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  • Author: Reuven Paz
  • Publication Date: 07-2001
  • Content Type: Policy Brief
  • Institution: The Washington Institute for Near East Policy
  • Abstract: Reuven Paz, academic director of the International Policy Institute for Counter-Terrorism at the Interdisciplinary Center in Herziliya, Israel, visiting fellow at The Washington Institute in 2000-2001, and author of the forthcoming Institute policy focus, Tangled Web: International Networking of the Islamist Struggle, addressed The Washington Institute's Policy Forum on July 12, 2001. The following is a rapporteur's summary of his remarks.
  • Topic: Conflict Resolution
  • Political Geography: United States, Middle East, Israel, Palestine
  • Author: Robert Satloff
  • Publication Date: 07-2001
  • Content Type: Policy Brief
  • Institution: The Washington Institute for Near East Policy
  • Abstract: As car bombs inside Israel and the Israeli targeting of Islamic Jihad operatives postpones for another day the start of the seven-day "no incident period" arranged by Secretary of State Colin Powell last week, yesterday's retaliatory attack by Israeli F-16 aircraft against a Syrian radar station in the Bekaa Valley highlights another theme of the Powell visit — the role of third-party monitors in the Arab-Israeli arena. Indeed, Israel's reprisal for Hizballah's missile attacks in the Shebaa Farms area across the international border provides a timely reminder about the limitations of monitoring conducted by peacekeeping forces such as the United Nations Interim Force in Lebanon. Moreover, it underscores the key missing ingredients in virtually all Middle East monitoring arrangements: the willingness to engage in open, public, truthful, and non-politicized verification of compliance/non-compliance and the creation of effective enforcement mechanisms.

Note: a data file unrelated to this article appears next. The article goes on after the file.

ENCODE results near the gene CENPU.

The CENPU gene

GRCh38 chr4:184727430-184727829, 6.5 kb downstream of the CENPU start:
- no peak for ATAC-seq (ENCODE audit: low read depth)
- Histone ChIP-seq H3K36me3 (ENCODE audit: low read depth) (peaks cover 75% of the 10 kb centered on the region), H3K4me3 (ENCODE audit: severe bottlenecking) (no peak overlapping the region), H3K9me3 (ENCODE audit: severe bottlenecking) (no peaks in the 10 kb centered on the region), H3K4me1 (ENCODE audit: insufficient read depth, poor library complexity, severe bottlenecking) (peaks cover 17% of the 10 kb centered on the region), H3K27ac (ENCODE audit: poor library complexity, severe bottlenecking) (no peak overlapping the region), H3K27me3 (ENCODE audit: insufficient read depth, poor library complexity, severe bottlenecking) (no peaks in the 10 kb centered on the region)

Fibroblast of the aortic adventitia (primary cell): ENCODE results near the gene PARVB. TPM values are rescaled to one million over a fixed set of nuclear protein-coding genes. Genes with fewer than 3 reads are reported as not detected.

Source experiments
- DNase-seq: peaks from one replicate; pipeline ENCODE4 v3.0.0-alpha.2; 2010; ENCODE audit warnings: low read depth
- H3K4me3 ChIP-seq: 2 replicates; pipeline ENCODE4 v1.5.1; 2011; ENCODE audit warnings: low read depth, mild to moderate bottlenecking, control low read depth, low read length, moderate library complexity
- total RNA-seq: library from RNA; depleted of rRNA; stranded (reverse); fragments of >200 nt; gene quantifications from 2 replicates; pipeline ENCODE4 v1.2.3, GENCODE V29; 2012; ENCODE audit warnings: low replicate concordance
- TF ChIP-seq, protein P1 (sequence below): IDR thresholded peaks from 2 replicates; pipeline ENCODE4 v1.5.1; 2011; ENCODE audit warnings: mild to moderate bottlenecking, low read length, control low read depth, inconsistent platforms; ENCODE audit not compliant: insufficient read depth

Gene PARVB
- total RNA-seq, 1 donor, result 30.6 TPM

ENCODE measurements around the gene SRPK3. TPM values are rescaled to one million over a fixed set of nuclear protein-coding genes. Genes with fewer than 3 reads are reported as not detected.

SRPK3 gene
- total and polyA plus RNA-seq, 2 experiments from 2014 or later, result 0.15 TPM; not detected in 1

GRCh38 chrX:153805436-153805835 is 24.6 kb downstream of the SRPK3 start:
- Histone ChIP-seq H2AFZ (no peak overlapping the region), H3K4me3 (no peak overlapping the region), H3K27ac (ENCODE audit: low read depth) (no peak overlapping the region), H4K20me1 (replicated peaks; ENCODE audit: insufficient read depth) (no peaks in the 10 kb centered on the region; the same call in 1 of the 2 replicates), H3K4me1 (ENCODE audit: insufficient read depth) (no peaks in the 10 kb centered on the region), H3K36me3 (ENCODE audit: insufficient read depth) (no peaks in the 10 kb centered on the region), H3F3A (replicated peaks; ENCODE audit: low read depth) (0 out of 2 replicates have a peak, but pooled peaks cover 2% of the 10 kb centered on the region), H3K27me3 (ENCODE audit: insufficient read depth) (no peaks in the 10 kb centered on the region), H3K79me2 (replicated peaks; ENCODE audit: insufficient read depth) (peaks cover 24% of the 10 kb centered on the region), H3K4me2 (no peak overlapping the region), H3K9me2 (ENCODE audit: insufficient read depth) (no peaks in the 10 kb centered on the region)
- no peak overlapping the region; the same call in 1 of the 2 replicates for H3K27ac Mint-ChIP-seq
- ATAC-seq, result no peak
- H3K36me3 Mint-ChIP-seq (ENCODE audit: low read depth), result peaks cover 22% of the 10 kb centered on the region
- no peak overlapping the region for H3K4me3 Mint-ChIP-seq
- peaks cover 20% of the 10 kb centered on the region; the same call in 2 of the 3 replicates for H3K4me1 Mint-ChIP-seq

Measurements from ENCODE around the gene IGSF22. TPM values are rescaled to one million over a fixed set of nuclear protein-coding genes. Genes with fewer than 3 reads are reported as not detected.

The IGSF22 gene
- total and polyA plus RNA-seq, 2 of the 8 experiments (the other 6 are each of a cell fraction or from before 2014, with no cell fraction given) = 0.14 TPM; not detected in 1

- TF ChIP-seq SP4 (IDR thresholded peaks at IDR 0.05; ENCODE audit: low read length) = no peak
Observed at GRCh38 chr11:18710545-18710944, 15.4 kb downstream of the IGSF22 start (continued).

• Topic: Conflict Resolution
  • Political Geography: United States, Middle East, Israel, Arab Countries
  • Author: David Schenker
  • Publication Date: 06-2001
  • Content Type: Policy Brief
  • Institution: The Washington Institute for Near East Policy
  • Abstract: As Secretary of State Colin Powell arrives in Tel Aviv today to shore up the shaky Israeli-Palestinian ceasefire, across the river in Jordan, King Abdullah is quietly coping with his own separate but related crisis. On June 14, without any prior warning, Ibrahim Ghawsheh, the Hamas spokesman expelled from the kingdom in 1999 for his political activities, arrived at Queen Alia Airport on a Qatari Airways flight from Doha. Jordanian authorities refused him entry, and Ghawsheh, who is sixty-five-years-old, has since remained in custody at the airport. The Ghawsheh standoff-which comes as King Abdullah prepares to postpone impending elections and modify the electoral law-highlights the kingdom's ongoing difficulties with its Islamists.
  • Topic: Conflict Resolution
  • Political Geography: United States, Middle East, Israel, Palestine
  • Author: Avraham Burg
  • Publication Date: 06-2001
  • Content Type: Policy Brief